While jazz may be difficult to define, improvisation is clearly one of its key elements. Early blues was commonly structured around a repetitive call-and-response pattern, a common element in the African American oral tradition. A form of folk music which rose in part from work songs and field hollers of rural Blacks, early blues was also highly improvisational. These features are fundamental to the nature of jazz. While in European classical music elements of interpretation, ornamentation and accompaniment are sometimes left to the performer's discretion, the performer's primary goal is to play a composition as it was written.
In jazz, however, the skilled performer will interpret a tune in very individual ways, never playing the same composition exactly the same way twice. Depending upon the performer's mood and personal experience, interactions with fellow musicians, or even members of the audience, a jazz musician/performer may alter melodies, harmonies or time signature at will. European classical music has been said to be a composer's medium. Jazz, however, is often characterized as the product of democratic creativity, interaction and collaboration, placing equal value on the contributions of composer and performer, 'adroitly weigh[ing] the respective claims of the composer and the improviser'.
In the late 18th-century painting The
Old Plantation, African-Americans danced to banjo and percussion. By 1808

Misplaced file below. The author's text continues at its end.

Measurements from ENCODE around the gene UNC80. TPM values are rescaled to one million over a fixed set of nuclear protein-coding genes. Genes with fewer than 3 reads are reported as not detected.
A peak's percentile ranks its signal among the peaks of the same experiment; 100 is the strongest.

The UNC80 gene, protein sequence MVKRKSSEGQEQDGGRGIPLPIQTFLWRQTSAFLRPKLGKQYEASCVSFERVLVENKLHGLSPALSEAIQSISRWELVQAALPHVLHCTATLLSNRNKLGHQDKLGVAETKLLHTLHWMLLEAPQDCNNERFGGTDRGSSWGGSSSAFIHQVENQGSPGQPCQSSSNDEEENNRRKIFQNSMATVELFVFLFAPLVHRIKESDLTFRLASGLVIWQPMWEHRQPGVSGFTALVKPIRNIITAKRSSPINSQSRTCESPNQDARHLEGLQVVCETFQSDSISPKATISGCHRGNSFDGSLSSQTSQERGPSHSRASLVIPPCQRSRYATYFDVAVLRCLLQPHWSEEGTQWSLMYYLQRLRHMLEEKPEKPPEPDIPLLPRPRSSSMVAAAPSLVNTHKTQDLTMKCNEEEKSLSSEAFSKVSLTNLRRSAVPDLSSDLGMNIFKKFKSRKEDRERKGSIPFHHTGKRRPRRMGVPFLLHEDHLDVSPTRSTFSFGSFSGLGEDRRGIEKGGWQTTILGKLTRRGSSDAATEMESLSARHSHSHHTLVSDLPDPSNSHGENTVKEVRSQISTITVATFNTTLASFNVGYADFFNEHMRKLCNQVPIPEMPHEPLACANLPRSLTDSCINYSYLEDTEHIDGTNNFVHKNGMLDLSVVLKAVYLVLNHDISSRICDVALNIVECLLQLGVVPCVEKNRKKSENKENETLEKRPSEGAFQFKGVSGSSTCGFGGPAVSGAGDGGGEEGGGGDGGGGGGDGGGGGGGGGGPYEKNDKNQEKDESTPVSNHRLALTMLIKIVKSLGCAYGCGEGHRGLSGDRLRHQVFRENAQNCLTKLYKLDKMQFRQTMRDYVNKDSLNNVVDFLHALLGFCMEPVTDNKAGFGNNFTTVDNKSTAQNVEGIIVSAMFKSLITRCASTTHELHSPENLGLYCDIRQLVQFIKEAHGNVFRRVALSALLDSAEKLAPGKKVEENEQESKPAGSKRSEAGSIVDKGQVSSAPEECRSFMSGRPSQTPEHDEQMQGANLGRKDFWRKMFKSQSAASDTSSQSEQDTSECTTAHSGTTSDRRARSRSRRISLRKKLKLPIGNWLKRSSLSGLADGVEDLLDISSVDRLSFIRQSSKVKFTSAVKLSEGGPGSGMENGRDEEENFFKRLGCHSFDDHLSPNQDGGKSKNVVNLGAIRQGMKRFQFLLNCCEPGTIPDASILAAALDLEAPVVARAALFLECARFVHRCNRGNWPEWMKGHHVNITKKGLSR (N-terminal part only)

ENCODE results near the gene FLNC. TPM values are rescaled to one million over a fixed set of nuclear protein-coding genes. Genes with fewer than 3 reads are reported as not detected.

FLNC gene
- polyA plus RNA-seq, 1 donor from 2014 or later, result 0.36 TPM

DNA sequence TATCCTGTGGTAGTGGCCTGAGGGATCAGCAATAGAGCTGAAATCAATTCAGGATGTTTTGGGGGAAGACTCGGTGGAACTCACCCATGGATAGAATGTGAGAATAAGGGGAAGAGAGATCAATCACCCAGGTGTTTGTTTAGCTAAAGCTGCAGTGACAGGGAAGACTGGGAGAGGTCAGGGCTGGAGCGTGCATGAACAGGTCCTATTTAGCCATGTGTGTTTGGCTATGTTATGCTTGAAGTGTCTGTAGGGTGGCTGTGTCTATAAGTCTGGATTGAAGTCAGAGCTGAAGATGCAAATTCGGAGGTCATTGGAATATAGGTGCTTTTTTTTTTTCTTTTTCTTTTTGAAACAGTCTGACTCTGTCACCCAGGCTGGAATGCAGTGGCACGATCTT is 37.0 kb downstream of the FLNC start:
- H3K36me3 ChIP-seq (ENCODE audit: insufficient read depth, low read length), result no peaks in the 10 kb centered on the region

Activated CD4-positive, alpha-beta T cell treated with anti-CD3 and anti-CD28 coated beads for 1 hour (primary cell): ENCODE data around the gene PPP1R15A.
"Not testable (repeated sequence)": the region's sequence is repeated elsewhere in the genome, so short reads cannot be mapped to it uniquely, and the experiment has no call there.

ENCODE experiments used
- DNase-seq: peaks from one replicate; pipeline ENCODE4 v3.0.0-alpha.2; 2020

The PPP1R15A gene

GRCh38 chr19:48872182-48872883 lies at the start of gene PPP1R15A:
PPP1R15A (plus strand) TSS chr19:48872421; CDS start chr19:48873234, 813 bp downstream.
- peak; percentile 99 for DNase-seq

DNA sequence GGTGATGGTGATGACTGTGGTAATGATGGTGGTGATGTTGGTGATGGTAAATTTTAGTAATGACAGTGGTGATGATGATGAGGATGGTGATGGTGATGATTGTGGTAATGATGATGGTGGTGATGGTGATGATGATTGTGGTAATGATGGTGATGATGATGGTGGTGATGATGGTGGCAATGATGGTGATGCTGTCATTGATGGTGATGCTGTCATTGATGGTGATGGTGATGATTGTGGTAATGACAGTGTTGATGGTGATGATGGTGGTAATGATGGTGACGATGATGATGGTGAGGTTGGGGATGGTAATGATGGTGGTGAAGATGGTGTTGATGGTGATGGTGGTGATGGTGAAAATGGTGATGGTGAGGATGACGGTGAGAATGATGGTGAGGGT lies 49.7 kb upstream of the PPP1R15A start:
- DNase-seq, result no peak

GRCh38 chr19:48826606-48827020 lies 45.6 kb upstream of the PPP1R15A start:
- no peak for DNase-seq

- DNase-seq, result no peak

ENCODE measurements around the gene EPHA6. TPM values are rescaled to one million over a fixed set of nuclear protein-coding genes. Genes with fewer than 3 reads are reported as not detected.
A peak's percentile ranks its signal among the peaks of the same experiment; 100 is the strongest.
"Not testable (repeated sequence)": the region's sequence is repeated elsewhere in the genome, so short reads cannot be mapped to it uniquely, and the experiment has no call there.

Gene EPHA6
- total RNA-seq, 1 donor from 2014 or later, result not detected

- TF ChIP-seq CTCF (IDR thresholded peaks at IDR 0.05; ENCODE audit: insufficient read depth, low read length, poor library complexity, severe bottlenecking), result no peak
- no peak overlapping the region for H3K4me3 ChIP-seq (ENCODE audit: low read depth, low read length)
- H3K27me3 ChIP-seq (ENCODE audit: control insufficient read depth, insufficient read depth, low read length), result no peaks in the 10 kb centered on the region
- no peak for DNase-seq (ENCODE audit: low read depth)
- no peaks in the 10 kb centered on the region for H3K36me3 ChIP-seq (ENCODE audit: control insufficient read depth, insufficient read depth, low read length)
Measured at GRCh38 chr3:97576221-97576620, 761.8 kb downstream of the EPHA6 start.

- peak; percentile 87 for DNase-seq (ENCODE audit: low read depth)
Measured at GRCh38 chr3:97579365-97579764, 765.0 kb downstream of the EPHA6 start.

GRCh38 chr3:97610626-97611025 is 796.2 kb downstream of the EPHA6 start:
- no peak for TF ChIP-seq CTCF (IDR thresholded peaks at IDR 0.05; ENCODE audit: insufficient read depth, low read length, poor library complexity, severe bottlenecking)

the Atlantic slave trade had brought almost half a million Africans to the
The blackface Virginia Minstrels in 1843, featuring
tambourine, fiddle, banjo and bones. In the early 19th century an increasing
number of black musicians learned to play European instruments, particularly
the violin, which they used to parody European dance music in their own
cakewalk dances. In turn, European-American minstrel show performers in blackface
popularized such music internationally, combining syncopation with European
harmonic accompaniment. Louis Moreau Gottschalk adapted African-American
cakewalk music, South American,
Represented by Scott Joplin in 1907.
The abolition of slavery led to new opportunities for education of freed African-Americans, but strict segregation meant limited employment opportunities. Black musicians provided 'low-class' entertainment at dances, in minstrel shows, and in vaudeville, and many marching bands formed. Black pianists played in bars, clubs and brothels, and ragtime developed.